Kconfig macro language


The basic idea was inspired by Make. When we look at Make, we notice sort of two languages in one. One language describes dependency graphs consisting of targets and prerequisites. The other is a macro language for performing textual substitution.

There is clear distinction between the two language stages. For example, you can write a makefile like follows:

APP := foo
SRC := foo.c
CC := gcc

$(APP): $(SRC)
        $(CC) -o $(APP) $(SRC)

The macro language replaces the variable references with their expanded form, and handles as if the source file were input like follows:

foo: foo.c
        gcc -o foo foo.c

Then, Make analyzes the dependency graph and determines the targets to be updated.

The idea is quite similar in Kconfig - it is possible to describe a Kconfig file like this:

CC := gcc

config CC_HAS_FOO
        def_bool $(shell, $(srctree)/scripts/gcc-check-foo.sh $(CC))

The macro language in Kconfig processes the source file into the following intermediate:

config CC_HAS_FOO
        def_bool y

Then, Kconfig moves onto the evaluation stage to resolve inter-symbol dependency as explained in Kconfig Language.


Like in Make, a variable in Kconfig works as a macro variable. A macro variable is expanded “in place” to yield a text string that may then be expanded further. To get the value of a variable, enclose the variable name in $( ). The parentheses are required even for single-letter variable names; $X is a syntax error. The curly brace form as in ${CC} is not supported either.

There are two types of variables: simply expanded variables and recursively expanded variables.

A simply expanded variable is defined using the := assignment operator. Its righthand side is expanded immediately upon reading the line from the Kconfig file.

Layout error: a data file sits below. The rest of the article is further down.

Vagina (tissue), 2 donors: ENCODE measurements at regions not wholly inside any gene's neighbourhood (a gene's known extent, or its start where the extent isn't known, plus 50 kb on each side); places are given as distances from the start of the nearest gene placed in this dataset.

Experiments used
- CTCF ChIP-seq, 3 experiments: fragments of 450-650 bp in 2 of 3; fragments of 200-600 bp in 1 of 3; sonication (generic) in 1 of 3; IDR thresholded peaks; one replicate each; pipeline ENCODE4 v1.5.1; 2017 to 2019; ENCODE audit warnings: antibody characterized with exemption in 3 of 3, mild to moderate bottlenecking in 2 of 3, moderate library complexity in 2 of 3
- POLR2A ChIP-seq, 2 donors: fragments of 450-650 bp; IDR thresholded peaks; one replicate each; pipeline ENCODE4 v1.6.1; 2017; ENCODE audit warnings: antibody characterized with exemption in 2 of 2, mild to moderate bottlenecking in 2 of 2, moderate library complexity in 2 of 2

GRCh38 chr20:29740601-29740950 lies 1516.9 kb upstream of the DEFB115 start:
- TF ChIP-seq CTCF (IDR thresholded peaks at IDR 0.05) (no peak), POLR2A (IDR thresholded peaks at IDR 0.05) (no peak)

A recursively expanded variable is defined using the = assignment operator. Its righthand side is simply stored as the value of the variable without expanding it in any way. Instead, the expansion is performed when the variable is used.

There is another type of assignment operator; += is used to append text to a variable. The righthand side of += is expanded immediately if the lefthand side was originally defined as a simple variable. Otherwise, its evaluation is deferred.

The variable reference can take parameters, in the following form:


You can consider the parameterized reference as a function. (more precisely, “user-defined function” in contrast to “built-in function” listed below).

Useful functions must be expanded when they are used since the same function is expanded differently if different parameters are passed. Hence, a user-defined function is defined using the = assignment operator. The parameters are referenced within the body definition with $(1), $(2), etc.

In fact, recursively expanded variables and user-defined functions are the same internally. (In other words, “variable” is “function with zero argument”.) When we say “variable” in a broad sense, it includes “user-defined function”.

Built-in functions

Like Make, Kconfig provides several built-in functions. Every function takes a particular number of arguments.

In Make, every built-in function takes at least one argument. Kconfig allows zero argument for built-in functions, such as $(filename), $(lineno). You could consider those as “built-in variable”, but it is just a matter of how we call it after all. Let’s say “built-in function” here to refer to natively supported functionality.

Kconfig currently supports the following built-in functions.

  • $(shell,command)

The “shell” function accepts a single argument that is expanded and passed to a subshell for execution. The standard output of the command is then read and returned as the value of the function. Every newline in the output is replaced with a space. Any trailing newlines are deleted. The standard error is not returned, nor is any program exit status.